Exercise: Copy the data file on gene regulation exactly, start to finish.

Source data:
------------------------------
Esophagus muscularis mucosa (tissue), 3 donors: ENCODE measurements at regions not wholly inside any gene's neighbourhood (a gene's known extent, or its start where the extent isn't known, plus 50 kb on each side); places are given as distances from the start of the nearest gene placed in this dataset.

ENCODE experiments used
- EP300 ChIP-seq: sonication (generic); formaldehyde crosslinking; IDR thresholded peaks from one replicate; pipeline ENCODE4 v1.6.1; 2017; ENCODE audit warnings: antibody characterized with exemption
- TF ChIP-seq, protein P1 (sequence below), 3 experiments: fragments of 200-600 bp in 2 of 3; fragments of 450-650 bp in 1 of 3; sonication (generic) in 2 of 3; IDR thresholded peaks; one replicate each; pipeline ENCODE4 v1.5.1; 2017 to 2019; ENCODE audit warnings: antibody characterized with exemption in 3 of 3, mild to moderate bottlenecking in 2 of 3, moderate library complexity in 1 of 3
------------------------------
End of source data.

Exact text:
Esophagus muscularis mucosa (tissue), 3 donors: ENCODE measurements at regions not wholly inside any gene's neighbourhood (a gene's known extent, or its start where the extent isn't known, plus 50 kb on each side); places are given as distances from the start of the nearest gene placed in this dataset.

ENCODE experiments used
- EP300 ChIP-seq: sonication (generic); formaldehyde crosslinking; IDR thresholded peaks from one replicate; pipeline ENCODE4 v1.6.1; 2017; ENCODE audit warnings: antibody characterized with exemption
- TF ChIP-seq, protein P1 (sequence below), 3 experiments: fragments of 200-600 bp in 2 of 3; fragments of 450-650 bp in 1 of 3; sonication (generic) in 2 of 3; IDR thresholded peaks; one replicate each; pipeline ENCODE4 v1.5.1; 2017 to 2019; ENCODE audit warnings: antibody characterized with exemption in 3 of 3, mild to moderate bottlenecking in 2 of 3, moderate library complexity in 1 of 3